Sunday 31 July 2011

Lucy jumping!

Thanks to Sam for sending me this lovely video which she took of Lucy at her BE event last weekend - what a clever girl, and doesn't she look fantastic!

For more about Lucy, who was a rehab horse here from March till June, just search the blog or have a  look at this past post about her :-)

Friday 29 July 2011

What happens when the rain stops...

...the flies come back out(!).  We've had much nicer weather on Exmoor the last few days, but the problem is whats nicer for us is also nicer for the horse-flies...

The horses are if anything more enthusiastic to come in now than they were when it was raining!

Not a wet morning from Nic Barker on Vimeo.

I'm also agonising over the weather forecasts, my annual obsession when its time to get hay cut - absolutely nail-bitingly worrying because if you get it wrong you are totally and utterly stuffed, and there are few more soul-destroying sights than the rain pouring down on hay which has been cut but not baled...

What wouldn't I give now for 4 days of guaranteed dry weather (NO smugness or sniggering from the Texans in the back row, please). 

Thursday 28 July 2011

Gorgeous George

Time for a proper George update as I know both his family and his fan club are dying for news :-)  As a bit of background, George arrived just over 2 weeks ago and had a raft of issues diagnosed on MRI despite having been barefoot for a long time and having basically strong feet.  I wrote about him here, because its always salutary to remember that hoof health is about a lot more than shoes or no shoes.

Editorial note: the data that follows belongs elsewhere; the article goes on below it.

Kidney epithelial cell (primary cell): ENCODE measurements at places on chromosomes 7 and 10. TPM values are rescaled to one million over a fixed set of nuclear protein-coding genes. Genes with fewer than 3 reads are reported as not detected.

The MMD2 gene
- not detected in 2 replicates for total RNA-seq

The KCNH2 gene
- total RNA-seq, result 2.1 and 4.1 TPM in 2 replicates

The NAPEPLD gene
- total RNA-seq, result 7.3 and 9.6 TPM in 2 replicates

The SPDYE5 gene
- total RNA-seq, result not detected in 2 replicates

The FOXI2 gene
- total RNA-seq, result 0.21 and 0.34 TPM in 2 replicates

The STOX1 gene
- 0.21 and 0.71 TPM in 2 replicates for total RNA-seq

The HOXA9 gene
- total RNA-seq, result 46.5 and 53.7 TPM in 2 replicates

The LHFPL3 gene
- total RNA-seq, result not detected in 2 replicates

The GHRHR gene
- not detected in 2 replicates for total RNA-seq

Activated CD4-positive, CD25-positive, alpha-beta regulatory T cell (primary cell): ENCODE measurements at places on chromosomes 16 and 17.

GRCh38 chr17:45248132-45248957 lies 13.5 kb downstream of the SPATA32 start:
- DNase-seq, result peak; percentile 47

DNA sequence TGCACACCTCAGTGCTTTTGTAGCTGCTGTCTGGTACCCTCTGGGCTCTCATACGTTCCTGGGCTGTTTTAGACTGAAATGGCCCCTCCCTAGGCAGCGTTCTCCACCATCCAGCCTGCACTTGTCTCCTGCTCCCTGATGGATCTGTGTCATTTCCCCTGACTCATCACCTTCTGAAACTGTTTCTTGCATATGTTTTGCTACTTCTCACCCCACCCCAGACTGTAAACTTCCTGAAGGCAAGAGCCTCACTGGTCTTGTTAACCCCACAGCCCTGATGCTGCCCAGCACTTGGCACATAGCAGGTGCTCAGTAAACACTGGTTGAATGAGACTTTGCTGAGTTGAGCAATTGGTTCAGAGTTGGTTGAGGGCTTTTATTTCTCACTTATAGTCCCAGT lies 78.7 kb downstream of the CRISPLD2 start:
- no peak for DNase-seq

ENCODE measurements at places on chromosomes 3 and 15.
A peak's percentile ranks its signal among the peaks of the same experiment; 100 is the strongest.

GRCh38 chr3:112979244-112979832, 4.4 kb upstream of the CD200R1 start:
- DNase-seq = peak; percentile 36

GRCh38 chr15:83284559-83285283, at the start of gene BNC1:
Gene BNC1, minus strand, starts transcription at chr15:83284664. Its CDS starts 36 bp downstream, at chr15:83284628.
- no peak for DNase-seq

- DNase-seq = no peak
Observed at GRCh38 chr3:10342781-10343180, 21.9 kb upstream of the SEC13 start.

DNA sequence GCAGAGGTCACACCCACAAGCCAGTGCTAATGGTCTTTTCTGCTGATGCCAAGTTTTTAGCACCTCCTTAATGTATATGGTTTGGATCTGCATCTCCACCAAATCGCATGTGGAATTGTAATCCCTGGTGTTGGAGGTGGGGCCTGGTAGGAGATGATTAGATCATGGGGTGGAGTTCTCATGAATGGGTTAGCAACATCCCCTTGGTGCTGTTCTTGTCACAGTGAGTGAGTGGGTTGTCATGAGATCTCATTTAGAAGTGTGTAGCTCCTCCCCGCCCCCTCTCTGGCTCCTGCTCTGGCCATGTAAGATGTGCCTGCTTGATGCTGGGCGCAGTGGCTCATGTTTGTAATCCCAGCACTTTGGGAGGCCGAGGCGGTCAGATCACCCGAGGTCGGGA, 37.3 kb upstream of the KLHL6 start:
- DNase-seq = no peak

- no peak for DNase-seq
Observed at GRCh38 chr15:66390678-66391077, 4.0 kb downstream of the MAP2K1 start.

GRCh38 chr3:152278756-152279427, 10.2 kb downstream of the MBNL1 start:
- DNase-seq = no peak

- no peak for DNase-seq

So here is an interesting shot of George's feet the day he arrived - the nail holes you can see are because (quite understandably and sensibly) his owners and vet had tried a set of shoes when he first went lame, although they were taken off when they didn't improve him. 
This is the same foot 2 weeks later - the photos below are also all taken 2 weeks apart.  The important thing to notice is that the foot already has better overall balance - he is happy to weight the back third of his foot, which he isn't in the top photo, and as a result his hoof pastern axis is better.

As always with hooves, there is no point simply looking at static photos, so here is his footage:
George from Nic Barker on Vimeo.

His toe first landing has improved at the same time as his caudal hoof health - its chicken and egg, really.
I haven't trimmed his heels, by the way - the long wall has mostly been worn away on the tracks and more importantly his frog has beefed up again. 
And from his sole shots you can see how 2 weeks has made a difference in frog and sole health - again no trimming required. 
Its likely that his medio-lateral balance will alter as well over the next few weeks and now that he can begin to work on tougher surfaces he should be able to make lots of changes!

Wednesday 27 July 2011


I just had a message from Sam who owns Lucy who arrived here with collateral ligament strain but went home last month...


"Needless to say she got a 34 dressage...the terrain was testing for no shoes with very steep muddy inclines and declines and she found her way round no trouble"

Now I have a huge grin on my face :-)

Rehab FAQs

I've added a new page of frequently asked questions to the top bar.  This replaces the rehab horses tab, which was proving too time-consuming to keep up-to-date, and as news on rehab horses can also be found within the main blog, I thought a FAQs page was a better use of space.